Investigated the concepts of transfer and specificityinapractical physical education setting. Three practice groups: the fundamental group, the badminton group, the control group. Results indicated that there was transfer from the fundamental overarm throw to the badminton overhead clear and the javelin throw but that there was no transfer from the badminton overhead clear to the javelin throw. The results indicate that participants in the fundamental throw teaching programme showed significant learning effects not only in the fundamental overarm throw but also in the specific sport skills of the badminton overhead clear and the javelin throw. They concluded that results support the notion of transfer between fundamental motor skills and sport specific skills. This has practical implications for the teaching of physical education.

KGBs

KGBs
• Kinaesthetic sense

KGBs
• Kinaesthetic sense • Gliding

KGBs
• Kinaesthetic sense • Gliding • Buoyancy

KGBs
• Kinaesthetic sense • Gliding • Buoyancy • Striking with an implement

CPKs

CPKs
• Catching

CPKs
• Catching • Passing

CPKs
• Catching • Passing • Kicking

CPKs
• Catching • Passing • Kicking • Striking with body
part

Strength

Strength
• Children should be encouraged to gain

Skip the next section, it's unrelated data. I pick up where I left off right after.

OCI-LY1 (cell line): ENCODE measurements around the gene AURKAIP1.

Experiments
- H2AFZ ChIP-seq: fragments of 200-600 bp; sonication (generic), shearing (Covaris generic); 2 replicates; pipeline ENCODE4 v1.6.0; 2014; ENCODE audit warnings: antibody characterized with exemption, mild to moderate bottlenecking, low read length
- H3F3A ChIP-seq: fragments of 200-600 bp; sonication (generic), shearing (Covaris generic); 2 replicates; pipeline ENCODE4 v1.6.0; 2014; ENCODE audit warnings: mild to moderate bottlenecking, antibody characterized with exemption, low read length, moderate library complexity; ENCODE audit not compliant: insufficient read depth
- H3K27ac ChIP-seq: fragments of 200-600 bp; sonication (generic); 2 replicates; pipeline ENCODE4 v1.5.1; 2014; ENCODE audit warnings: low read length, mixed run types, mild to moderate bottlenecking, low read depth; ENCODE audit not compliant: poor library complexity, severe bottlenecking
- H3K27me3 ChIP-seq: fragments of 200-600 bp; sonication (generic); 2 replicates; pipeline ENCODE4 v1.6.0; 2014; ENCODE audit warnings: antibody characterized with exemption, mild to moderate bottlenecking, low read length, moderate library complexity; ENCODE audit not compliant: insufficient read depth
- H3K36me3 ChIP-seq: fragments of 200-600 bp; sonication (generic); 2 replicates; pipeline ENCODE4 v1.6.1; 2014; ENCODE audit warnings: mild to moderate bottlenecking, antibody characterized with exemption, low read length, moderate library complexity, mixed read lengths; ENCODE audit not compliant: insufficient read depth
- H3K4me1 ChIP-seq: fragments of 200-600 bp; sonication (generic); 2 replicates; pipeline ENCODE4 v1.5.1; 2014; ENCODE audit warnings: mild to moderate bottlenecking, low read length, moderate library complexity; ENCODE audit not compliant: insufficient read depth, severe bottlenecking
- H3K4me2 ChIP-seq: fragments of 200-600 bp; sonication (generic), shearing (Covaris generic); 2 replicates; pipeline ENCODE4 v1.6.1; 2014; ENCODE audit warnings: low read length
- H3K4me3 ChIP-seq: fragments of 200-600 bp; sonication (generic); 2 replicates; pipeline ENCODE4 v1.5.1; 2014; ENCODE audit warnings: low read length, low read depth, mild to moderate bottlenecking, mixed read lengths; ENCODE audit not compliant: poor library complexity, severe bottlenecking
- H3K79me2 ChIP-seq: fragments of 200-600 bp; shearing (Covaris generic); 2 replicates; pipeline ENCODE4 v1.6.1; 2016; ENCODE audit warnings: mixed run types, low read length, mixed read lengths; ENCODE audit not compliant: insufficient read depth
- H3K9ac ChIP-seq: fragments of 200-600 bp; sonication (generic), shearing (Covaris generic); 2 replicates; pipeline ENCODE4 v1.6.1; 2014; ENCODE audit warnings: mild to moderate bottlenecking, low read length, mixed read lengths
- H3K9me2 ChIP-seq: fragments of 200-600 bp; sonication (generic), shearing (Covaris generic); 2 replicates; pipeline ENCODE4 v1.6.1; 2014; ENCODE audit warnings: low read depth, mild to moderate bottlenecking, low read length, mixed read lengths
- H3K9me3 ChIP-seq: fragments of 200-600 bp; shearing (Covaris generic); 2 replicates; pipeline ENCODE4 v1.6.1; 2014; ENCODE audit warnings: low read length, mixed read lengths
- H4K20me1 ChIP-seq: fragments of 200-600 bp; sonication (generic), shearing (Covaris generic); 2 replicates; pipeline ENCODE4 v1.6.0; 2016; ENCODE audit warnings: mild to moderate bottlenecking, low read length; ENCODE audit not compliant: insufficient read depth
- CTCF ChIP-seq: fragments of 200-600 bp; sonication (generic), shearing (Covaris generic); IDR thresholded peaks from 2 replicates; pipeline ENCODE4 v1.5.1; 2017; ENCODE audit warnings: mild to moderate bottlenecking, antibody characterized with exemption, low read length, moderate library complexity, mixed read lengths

strength through supporting and lifting their own body weight.

Flexibility

Flexibility

Flexibility

Flexibility

Flexibility

Flexibility

In summary

In summary
• Physical literacy can be defined as the
mastery of fundamental movement skills (FMS) and fundamental sports specific skills (FSS).

In summary
• Physical literacy can be defined as the • Thus FMS + FSS= physical literacy.
mastery of fundamental movement skills (FMS) and fundamental sports specific skills (FSS).

In summary
• Physical literacy can be defined as the • Thus FMS + FSS= physical literacy. • Strength & Flexibility
mastery of fundamental movement skills (FMS) and fundamental sports specific skills (FSS).

Fair play

Fair play

Fair play

Ideas

Ideas
• Chasing games

Ideas
• Chasing games • Team relays

Ideas
• Chasing games • Team relays • Running pathways round differently
coloured cones

Ideas
• Chasing games • Team relays • Running pathways round differently
coloured cones

• Activities involving picking up and putting

down beanbags responding to instructions

Ideas
• Chasing games • Team relays • Running pathways round differently
coloured cones

• Activities involving picking up and putting

down beanbags responding to instructions

• Ball exercises with different types of balls

Why is Fundamentals important?
Can’t catch won’t play

The consequences of missing fundamentals

Any Questions?